• Not to break my sentence above, I throw into a note, the fact that this offensive ce. remony of dressing the statue in College-Green, Dublin, was a regular state ceremony, at which the Lord Lieutenant, the Lord Mayor, the Chancellor, &c. assisted in much pomp and procession, withont exciting a complaint from the Roman Catholics, for a long series of years until it was made a question of by the Duke of Bedford God bless the wise statesman !- who refused to join. It has ever since been a bone of contention, but was gradually falling into the hands of the mere rabble, and would certainly have died of itself in a year or two.

hazard any very decisive assertion on dominant religion of any part of the their credit. But one argument against kingdom, I am quite sure there would them I know to be fallacious. It is not be a word against what is modesta said that they are useless, and not re- ly called Catholic claims, spoken by quired in England or Scotland, and one of us in or out of Parliament. No Therefore not in Ireland. Negatur man of common sense could imagine conclusio. I deny the ergo. The state that a general would betray his duty, of society here is not like that in the because he believed in the infallibility sister island. God forbid it should, of the Pope, or any other old woman; We have our angry politics, to be sure, or that a judge would violate the laws but are not living in the middle of a he was administering, for the same Jacqueric, in spite of the exertions of reason; and as for Parliament, you Hunt, Watson, or the late Queen and know, North, what my opinion always her advocates, to get up one. What, has been on that point. I never feared therefore, may be altogether unneces- the efforts of any demagogue fellow sary here, may be called for in Ire- within those walls. I sincerely rejoiland. Even if useless there also, we ced in the election of Waithman, for may easily pardon those, who, seeing instance, for I knew the Midas ears, their friends massacred unprotectedly which were taken by the jobbernowlall round them, adopt means of draw- ed corporators for horns of offence, ing together people to oppose such powerful as those of the bulls of Baoperations. Denman, at this dinner, shan to batter down borough-mongery, was quite absurd in his remarks on would be found out in half an hour, the Irish Insurrection Act. It is very when brought into company with the easy for a gentleman, strongly en- flower of England's gentlemen; and, trenched over a bowl of cold punch, accordingly, it was soon discovered, or a bottle of claret, in a quiet orderly that he was, as Cobbett called him, a city, among a knot of people, who, water bladder, from which nothing though Whigs, are in a great degree could come, because nothing was in it. civilized, to talk about the severities So would it be with O'Connell and of a law imperiously required; but if his compeers. A sentence froin CanMr Denman will take a house in Kil- ning would dispose of the first dozen dorrery, or thereabouts, and have the of them for life. Tragedy-man Shiel audacity to expect rents for his ground, would sit down in happy obscurity he will, before the moon has changed, with Comedy-man Twiss. Fingals alter his opinion, and call lustily for and Frenches, and the other sage any enactment that will keep the nobility, would range with the Albehouse over his head. I should be marles, the Nugents, and the rest of sorry indeed that such laws were put the rubbish of the House of Lords. It in force among our quiet hills on the always makes me laugh when I think, Border ; but there is a very different of such people sitting in the same order of things going on in Duhal, house with Eldon, or Stowell, or Liverlow.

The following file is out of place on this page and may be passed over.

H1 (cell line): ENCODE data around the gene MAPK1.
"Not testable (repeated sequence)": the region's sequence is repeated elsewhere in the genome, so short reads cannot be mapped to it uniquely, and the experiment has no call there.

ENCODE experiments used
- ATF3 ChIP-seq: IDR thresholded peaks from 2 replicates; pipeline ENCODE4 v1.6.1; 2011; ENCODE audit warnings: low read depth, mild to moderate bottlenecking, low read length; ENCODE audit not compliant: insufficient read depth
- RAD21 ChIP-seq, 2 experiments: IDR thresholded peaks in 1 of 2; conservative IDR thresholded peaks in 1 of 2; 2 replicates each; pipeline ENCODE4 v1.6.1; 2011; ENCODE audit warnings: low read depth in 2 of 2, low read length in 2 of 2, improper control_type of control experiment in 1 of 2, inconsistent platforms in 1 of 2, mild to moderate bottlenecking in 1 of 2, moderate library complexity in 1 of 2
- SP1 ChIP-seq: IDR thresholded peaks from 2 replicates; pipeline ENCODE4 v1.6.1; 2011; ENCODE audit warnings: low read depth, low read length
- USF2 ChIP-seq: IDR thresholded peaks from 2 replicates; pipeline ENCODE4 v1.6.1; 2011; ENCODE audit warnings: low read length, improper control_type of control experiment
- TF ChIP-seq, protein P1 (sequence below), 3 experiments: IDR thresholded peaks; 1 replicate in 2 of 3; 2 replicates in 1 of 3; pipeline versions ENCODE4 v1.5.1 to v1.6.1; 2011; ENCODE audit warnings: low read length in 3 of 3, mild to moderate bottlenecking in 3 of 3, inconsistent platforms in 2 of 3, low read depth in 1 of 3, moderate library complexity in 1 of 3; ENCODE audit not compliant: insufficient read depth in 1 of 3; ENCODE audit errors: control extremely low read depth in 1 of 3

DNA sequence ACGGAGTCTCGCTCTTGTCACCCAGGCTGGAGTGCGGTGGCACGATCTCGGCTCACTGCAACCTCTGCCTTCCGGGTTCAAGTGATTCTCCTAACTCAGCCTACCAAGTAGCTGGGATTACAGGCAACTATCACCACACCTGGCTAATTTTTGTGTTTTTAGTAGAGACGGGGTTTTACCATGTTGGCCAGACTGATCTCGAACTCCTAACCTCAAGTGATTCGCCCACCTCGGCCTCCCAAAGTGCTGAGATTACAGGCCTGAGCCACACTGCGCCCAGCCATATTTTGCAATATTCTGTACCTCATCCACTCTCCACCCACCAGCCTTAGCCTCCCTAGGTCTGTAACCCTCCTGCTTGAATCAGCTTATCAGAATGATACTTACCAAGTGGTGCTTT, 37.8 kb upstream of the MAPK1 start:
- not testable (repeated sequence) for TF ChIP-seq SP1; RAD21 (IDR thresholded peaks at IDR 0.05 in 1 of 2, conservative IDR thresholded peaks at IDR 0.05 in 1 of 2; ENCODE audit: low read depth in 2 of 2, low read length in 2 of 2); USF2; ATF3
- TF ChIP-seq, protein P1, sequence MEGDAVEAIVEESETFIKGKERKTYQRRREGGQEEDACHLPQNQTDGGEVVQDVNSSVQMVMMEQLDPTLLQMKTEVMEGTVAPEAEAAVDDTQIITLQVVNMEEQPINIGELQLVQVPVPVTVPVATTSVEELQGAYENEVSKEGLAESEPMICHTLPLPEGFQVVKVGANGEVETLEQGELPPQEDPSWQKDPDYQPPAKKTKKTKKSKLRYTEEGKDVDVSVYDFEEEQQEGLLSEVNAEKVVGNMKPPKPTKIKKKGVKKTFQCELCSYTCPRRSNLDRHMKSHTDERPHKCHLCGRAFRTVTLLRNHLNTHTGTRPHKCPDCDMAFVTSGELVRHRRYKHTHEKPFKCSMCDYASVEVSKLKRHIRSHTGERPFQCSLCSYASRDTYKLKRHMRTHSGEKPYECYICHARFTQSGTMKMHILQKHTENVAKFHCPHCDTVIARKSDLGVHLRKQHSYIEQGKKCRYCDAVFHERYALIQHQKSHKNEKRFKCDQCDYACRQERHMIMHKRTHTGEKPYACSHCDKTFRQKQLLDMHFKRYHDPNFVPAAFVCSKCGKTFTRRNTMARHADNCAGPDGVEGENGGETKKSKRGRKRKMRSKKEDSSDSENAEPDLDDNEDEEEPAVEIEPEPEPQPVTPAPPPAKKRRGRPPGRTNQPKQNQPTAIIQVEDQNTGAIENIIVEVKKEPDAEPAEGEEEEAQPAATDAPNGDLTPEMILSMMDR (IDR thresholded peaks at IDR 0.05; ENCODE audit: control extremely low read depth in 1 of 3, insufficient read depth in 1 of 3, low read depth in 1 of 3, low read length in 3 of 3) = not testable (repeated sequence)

pool, or Wellington; ay, or even the re-, Nor am I giving my opinion against mains of Erskine, * dilapidated as they Roman Catholic emancipation. I hope are. But I fear that these concessions and trust the time will come, when would only pave the way to the demand the privileges and immunities of the of Roman Catholic ascendancy in Irestate will be open to all; but I hope land. I know it is an object earnestly and trust also, that those privileges desired by some of their velvet-pawed, and immunities will never be opened to petitioners to Parliament. Look, for any one who will make use of them to example, at the amazing insolence of wage war on the glorious institutions the language addressed daily by priestof the country. If we could be satis- lings in Ireland, to that great theolofied that the Roman Catholic priest. gian, and most exemplary man, the hood would be content to remain in Archbishop of Dublin, and you can: obedience to the laws of the land to not doubt the fact. And if we admit submit, as every other sectarian body the arguments now relied on to be submits, to the paramount authority valid, we cannot resist it. If the simof the Established Church, and make ple fact, that a barbarous people outno efforts to put themselves up as the numbers the intellect of Ireland, be

• Ay, Tim, or Byrox.-C. N.